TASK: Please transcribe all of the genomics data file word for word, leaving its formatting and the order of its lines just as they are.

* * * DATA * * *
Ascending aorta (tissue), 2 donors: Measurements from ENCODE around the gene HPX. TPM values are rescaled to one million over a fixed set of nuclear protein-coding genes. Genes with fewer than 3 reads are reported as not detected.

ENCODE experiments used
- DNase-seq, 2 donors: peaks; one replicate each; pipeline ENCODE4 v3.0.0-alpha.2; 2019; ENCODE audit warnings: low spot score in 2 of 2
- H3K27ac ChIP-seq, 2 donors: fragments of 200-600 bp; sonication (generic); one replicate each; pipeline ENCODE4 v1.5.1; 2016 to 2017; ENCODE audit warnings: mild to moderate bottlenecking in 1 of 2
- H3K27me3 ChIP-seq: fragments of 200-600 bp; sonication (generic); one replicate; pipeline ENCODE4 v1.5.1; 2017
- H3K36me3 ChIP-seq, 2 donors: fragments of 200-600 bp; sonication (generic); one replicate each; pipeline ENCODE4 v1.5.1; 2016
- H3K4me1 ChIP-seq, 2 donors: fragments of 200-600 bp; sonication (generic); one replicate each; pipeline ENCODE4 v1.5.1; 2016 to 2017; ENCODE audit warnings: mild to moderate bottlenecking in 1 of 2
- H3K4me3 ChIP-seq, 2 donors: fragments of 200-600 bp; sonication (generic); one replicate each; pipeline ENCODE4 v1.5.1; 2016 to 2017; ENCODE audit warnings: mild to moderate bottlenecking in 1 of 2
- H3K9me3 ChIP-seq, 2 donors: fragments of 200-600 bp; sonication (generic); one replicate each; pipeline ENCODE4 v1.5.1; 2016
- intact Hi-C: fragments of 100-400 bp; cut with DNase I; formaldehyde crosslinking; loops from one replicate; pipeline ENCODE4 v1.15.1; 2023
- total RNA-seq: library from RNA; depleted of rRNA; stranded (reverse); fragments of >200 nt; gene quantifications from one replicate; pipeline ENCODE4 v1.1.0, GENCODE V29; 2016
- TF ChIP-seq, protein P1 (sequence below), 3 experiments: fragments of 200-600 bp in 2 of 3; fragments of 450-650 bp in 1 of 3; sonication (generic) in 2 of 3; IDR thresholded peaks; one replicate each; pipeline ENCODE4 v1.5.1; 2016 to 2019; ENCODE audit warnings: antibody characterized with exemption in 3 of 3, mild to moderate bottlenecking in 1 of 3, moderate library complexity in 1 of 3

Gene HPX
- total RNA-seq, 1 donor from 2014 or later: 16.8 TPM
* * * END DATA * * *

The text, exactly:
Ascending aorta (tissue), 2 donors: Measurements from ENCODE around the gene HPX. TPM values are rescaled to one million over a fixed set of nuclear protein-coding genes. Genes with fewer than 3 reads are reported as not detected.

ENCODE experiments used
- DNase-seq, 2 donors: peaks; one replicate each; pipeline ENCODE4 v3.0.0-alpha.2; 2019; ENCODE audit warnings: low spot score in 2 of 2
- H3K27ac ChIP-seq, 2 donors: fragments of 200-600 bp; sonication (generic); one replicate each; pipeline ENCODE4 v1.5.1; 2016 to 2017; ENCODE audit warnings: mild to moderate bottlenecking in 1 of 2
- H3K27me3 ChIP-seq: fragments of 200-600 bp; sonication (generic); one replicate; pipeline ENCODE4 v1.5.1; 2017
- H3K36me3 ChIP-seq, 2 donors: fragments of 200-600 bp; sonication (generic); one replicate each; pipeline ENCODE4 v1.5.1; 2016
- H3K4me1 ChIP-seq, 2 donors: fragments of 200-600 bp; sonication (generic); one replicate each; pipeline ENCODE4 v1.5.1; 2016 to 2017; ENCODE audit warnings: mild to moderate bottlenecking in 1 of 2
- H3K4me3 ChIP-seq, 2 donors: fragments of 200-600 bp; sonication (generic); one replicate each; pipeline ENCODE4 v1.5.1; 2016 to 2017; ENCODE audit warnings: mild to moderate bottlenecking in 1 of 2
- H3K9me3 ChIP-seq, 2 donors: fragments of 200-600 bp; sonication (generic); one replicate each; pipeline ENCODE4 v1.5.1; 2016
- intact Hi-C: fragments of 100-400 bp; cut with DNase I; formaldehyde crosslinking; loops from one replicate; pipeline ENCODE4 v1.15.1; 2023
- total RNA-seq: library from RNA; depleted of rRNA; stranded (reverse); fragments of >200 nt; gene quantifications from one replicate; pipeline ENCODE4 v1.1.0, GENCODE V29; 2016
- TF ChIP-seq, protein P1 (sequence below), 3 experiments: fragments of 200-600 bp in 2 of 3; fragments of 450-650 bp in 1 of 3; sonication (generic) in 2 of 3; IDR thresholded peaks; one replicate each; pipeline ENCODE4 v1.5.1; 2016 to 2019; ENCODE audit warnings: antibody characterized with exemption in 3 of 3, mild to moderate bottlenecking in 1 of 3, moderate library complexity in 1 of 3

Gene HPX
- total RNA-seq, 1 donor from 2014 or later: 16.8 TPM